How to safely use OpenMP pragma inside a .C() function?

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How to safely use OpenMP pragma inside a .C() function?

Alireza Mahani
This post was updated on .
I am trying to parallelize part of a C function that is called from R (via .C) using OpenMP's "parallel for" pragma. I get mixed results: some runs finish with no problem, but some lead to R crashing after issuing a long error message involving memory violations.

I found this post, which describes how a .Call() function can be made to avoid crashing R by raising the stack limit:

http://www.r-bloggers.com/using-openmp-ized-c-code-with-r/

However, trying this in my .C function doesn't help things. Any suggestions/tips on whether I can safely use OpenMP inside a .C function, and if yes how?

Thank you,
Alireza Mahani
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Re: How to safely using OpenMP pragma inside a .C() function?

Simon Urbanek

On Aug 29, 2011, at 7:48 PM, Alireza Mahani wrote:

> I am trying to parallelize part of a C function that is called from R (via
> .C) using OpenMP's "parallel for" pragma. I get mixed results: some runs
> finish with no problem, but some lead to R crashing after issuing a long
> error message involving memory violations.
>

You'll have to provide the code. In general it works (even R uses it itself), but there are strict requirements (no R API calls) that you must adhere to.


> I found this post, which describes how a .Call() function can be made to
> avoid crashing R by raising the stack limit:
>
> http://www.r-bloggers.com/using-openmp-ized-c-code-with-r/
>

I skimmed through the post and all of the examples are broken - they will only work (incidentally) as R internals, not officially (and they are unnecessary inefficient).


> However, trying this in my .C function doesn't help things. Any
> suggestions/tips on whether I can safely use OpenMP inside a .C function,
> and if yes how?
>

There are issues with OpenMP on some platforms in general (in fact pretty much every platform had some issue at some point in time), but apart from those you only have to make sure that you declare shared/private variables properly and don't use *any* R API calls in the parallel part (this includes things like LENGTH, REAL, ...).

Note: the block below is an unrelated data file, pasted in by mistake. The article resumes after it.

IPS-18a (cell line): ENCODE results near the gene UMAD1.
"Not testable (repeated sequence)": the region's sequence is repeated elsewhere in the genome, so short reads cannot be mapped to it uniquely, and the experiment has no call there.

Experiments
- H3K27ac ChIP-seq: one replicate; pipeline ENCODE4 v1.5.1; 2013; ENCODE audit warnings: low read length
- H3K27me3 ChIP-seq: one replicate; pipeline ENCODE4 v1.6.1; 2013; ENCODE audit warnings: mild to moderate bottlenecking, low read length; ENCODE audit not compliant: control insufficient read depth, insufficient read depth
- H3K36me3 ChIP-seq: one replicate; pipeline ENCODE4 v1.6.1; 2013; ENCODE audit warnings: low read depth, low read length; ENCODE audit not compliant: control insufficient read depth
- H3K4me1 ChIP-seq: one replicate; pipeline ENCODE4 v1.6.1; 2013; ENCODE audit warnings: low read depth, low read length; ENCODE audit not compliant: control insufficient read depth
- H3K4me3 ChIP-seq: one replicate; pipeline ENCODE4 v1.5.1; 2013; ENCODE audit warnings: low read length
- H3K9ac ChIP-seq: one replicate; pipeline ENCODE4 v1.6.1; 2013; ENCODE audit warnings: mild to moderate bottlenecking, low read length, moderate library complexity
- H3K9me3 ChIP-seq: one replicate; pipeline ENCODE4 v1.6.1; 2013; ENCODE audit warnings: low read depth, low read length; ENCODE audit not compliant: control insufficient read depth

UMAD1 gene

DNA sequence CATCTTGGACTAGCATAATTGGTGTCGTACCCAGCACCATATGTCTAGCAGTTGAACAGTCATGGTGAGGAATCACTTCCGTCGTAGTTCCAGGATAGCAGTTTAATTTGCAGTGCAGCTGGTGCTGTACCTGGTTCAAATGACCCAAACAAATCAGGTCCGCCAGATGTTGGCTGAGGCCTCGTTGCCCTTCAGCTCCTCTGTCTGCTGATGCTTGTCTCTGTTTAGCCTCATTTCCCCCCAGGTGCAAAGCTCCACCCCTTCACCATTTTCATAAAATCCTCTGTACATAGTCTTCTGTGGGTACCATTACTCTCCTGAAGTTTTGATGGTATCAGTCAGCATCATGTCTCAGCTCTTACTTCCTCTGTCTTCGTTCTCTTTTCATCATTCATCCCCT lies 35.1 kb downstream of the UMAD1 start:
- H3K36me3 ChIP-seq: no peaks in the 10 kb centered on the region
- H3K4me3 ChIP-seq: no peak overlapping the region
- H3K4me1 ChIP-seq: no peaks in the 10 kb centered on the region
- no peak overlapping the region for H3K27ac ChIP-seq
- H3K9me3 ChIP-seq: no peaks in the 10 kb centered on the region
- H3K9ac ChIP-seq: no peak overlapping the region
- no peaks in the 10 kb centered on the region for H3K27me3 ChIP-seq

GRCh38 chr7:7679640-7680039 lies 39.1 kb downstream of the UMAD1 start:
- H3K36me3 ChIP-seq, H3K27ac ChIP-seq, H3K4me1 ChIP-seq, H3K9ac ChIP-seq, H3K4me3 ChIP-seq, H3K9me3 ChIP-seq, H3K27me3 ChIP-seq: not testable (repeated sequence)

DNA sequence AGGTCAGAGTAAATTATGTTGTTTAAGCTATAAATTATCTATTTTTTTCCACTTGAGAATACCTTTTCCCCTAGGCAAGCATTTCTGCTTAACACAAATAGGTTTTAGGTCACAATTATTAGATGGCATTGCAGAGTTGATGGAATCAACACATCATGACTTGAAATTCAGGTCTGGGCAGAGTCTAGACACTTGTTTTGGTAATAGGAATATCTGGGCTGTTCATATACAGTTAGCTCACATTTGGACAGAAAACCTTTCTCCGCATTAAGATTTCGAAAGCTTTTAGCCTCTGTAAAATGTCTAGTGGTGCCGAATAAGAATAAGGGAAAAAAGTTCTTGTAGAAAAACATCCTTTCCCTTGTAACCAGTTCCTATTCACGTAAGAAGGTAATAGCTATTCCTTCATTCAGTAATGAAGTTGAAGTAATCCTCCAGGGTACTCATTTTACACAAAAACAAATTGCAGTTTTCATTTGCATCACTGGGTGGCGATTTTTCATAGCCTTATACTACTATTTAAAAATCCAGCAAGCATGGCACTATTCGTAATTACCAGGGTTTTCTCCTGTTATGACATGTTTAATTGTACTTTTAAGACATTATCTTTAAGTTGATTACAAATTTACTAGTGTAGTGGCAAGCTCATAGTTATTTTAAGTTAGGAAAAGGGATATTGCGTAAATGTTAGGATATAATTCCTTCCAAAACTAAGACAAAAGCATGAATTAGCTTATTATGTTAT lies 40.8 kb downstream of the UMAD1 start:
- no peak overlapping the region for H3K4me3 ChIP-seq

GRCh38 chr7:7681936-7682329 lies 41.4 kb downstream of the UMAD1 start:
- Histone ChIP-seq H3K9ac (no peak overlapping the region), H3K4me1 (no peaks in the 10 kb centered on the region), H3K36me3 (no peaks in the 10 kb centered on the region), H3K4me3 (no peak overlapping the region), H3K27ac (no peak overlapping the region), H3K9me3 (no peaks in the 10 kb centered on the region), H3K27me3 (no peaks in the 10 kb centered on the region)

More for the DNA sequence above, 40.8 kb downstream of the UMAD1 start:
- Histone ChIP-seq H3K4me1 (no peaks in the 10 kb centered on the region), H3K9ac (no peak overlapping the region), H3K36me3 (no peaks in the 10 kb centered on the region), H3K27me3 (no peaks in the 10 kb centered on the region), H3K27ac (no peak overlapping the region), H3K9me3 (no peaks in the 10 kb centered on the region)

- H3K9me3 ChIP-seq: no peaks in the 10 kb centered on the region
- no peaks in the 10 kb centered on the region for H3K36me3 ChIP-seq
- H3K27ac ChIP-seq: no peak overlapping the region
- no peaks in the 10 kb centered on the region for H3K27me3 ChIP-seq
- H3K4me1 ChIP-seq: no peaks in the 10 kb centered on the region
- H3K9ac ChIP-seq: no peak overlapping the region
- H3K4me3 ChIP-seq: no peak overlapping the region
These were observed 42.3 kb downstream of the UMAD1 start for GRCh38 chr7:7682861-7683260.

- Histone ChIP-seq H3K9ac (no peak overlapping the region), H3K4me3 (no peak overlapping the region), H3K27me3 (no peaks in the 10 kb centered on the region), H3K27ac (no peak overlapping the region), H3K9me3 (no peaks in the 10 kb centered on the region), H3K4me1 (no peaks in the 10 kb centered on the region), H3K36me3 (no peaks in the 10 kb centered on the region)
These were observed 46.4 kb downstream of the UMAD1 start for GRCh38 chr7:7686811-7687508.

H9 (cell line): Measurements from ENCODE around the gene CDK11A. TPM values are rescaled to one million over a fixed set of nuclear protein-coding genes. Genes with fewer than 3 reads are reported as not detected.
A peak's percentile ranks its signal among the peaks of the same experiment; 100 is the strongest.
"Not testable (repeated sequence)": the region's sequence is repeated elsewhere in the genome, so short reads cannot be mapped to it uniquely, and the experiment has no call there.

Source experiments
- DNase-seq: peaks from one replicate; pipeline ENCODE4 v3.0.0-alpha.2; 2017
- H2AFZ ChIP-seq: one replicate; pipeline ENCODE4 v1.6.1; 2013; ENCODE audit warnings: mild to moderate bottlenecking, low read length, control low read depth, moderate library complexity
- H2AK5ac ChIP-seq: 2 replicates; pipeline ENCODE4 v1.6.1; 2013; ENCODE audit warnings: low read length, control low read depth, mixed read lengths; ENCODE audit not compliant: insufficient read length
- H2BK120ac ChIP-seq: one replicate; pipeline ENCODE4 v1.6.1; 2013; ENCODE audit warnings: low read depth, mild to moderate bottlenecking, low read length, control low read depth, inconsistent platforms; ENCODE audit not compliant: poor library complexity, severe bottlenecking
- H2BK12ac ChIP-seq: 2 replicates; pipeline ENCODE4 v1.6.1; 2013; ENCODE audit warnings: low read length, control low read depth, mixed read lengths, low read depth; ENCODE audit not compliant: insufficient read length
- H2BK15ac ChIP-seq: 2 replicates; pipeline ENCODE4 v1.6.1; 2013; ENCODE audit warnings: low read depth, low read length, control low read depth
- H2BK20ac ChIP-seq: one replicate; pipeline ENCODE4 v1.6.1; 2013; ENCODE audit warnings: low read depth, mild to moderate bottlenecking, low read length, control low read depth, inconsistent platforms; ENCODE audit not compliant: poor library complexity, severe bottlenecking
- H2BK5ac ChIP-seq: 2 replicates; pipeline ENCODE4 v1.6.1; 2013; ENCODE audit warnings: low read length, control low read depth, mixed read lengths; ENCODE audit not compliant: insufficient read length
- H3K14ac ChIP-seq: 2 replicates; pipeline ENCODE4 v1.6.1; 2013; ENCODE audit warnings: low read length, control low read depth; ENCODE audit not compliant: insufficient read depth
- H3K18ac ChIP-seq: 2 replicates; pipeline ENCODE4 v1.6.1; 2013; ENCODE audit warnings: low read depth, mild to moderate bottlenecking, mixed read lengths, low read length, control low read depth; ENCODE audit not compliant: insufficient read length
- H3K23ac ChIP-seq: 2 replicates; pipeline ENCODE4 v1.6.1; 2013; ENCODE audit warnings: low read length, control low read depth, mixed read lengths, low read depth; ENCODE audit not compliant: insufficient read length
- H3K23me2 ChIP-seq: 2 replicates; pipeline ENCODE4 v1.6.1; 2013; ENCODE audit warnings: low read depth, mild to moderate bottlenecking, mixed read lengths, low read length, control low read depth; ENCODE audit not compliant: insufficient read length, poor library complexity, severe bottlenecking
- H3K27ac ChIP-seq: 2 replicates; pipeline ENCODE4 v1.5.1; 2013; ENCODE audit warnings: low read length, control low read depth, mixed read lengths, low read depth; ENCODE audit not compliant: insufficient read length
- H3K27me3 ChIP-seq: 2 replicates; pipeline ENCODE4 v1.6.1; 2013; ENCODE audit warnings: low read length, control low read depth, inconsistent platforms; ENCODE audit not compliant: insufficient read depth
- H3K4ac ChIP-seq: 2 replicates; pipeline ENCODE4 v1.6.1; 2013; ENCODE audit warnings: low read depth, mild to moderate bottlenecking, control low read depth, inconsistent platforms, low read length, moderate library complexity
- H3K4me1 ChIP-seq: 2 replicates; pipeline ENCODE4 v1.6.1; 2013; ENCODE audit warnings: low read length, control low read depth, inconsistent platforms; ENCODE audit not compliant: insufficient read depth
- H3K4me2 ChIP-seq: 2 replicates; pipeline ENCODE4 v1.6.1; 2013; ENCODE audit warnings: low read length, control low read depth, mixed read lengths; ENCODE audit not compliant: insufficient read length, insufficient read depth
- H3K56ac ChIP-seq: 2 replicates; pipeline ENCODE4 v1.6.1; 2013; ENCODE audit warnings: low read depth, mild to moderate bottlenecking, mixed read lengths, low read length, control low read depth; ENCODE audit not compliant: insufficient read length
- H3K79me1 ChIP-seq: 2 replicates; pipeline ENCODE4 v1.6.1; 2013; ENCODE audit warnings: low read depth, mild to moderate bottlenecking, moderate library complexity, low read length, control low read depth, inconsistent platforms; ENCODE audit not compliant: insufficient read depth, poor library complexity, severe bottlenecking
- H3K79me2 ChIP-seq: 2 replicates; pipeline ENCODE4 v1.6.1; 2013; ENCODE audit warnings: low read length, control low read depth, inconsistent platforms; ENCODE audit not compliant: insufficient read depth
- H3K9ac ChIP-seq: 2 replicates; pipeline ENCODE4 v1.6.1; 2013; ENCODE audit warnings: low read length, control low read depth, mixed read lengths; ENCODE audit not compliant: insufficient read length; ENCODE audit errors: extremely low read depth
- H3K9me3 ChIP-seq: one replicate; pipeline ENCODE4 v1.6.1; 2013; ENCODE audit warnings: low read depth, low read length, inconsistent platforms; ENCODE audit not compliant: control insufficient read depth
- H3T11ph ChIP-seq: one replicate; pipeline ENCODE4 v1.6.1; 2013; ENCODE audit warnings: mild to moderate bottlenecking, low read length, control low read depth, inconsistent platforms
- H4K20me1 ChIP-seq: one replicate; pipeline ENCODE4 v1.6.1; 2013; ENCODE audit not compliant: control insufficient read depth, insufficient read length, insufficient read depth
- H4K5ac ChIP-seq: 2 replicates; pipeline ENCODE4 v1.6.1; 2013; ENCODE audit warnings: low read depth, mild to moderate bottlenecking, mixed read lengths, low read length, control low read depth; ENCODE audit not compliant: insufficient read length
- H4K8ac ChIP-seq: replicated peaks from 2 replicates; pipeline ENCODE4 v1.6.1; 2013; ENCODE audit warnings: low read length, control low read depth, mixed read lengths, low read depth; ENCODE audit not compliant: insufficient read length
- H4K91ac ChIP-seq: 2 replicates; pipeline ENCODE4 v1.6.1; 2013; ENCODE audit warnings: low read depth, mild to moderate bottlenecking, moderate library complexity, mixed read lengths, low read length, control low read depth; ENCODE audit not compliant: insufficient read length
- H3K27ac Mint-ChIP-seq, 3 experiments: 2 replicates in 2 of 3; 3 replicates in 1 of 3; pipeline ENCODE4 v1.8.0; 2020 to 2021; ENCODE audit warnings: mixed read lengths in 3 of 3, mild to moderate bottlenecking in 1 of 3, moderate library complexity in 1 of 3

Cheers,
Simon



> Thank you,
> Alireza Mahani
>
> --
> View this message in context: http://r.789695.n4.nabble.com/How-to-safely-using-OpenMP-pragma-inside-a-C-function-tp3777036p3777036.html
> Sent from the R devel mailing list archive at Nabble.com.
>
> ______________________________________________
> [hidden email] mailing list
> https://stat.ethz.ch/mailman/listinfo/r-devel
>
>

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Re: How to safely using OpenMP pragma inside a .C() function?

Alireza Mahani
I have no R API calls inside the parallelized block. I will work on creating a self-contained example and post it for your review. Thanks! -Alireza
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Re: How to safely using OpenMP pragma inside a .C() function?

pawelm
Simon,

I found that files R-2.13.1/src/library/stats/src/distance.c and R-2.13.1/src/main/array.c have openmp code (example below). I have couple questions regarding best practices when using R internals and openmp.

Can we use R-2.13.1/src/library/stats/src/distance.c and R-2.13.1/src/main/array.c as an example how to interact with R code and R internals?
What are my other options if I want to work with SEXP structures in my parallel code?

Thank you
Regards

=============

#ifdef HAVE_OPENMP
        /* This gives a spurious -Wunused-but-set-variable error */
        if (R_num_math_threads > 0)
            nthreads = R_num_math_threads;
        else
            nthreads = 1; /* for now */
#pragma omp parallel for num_threads(nthreads) default(none) \
    private(j, i, ix, rx) \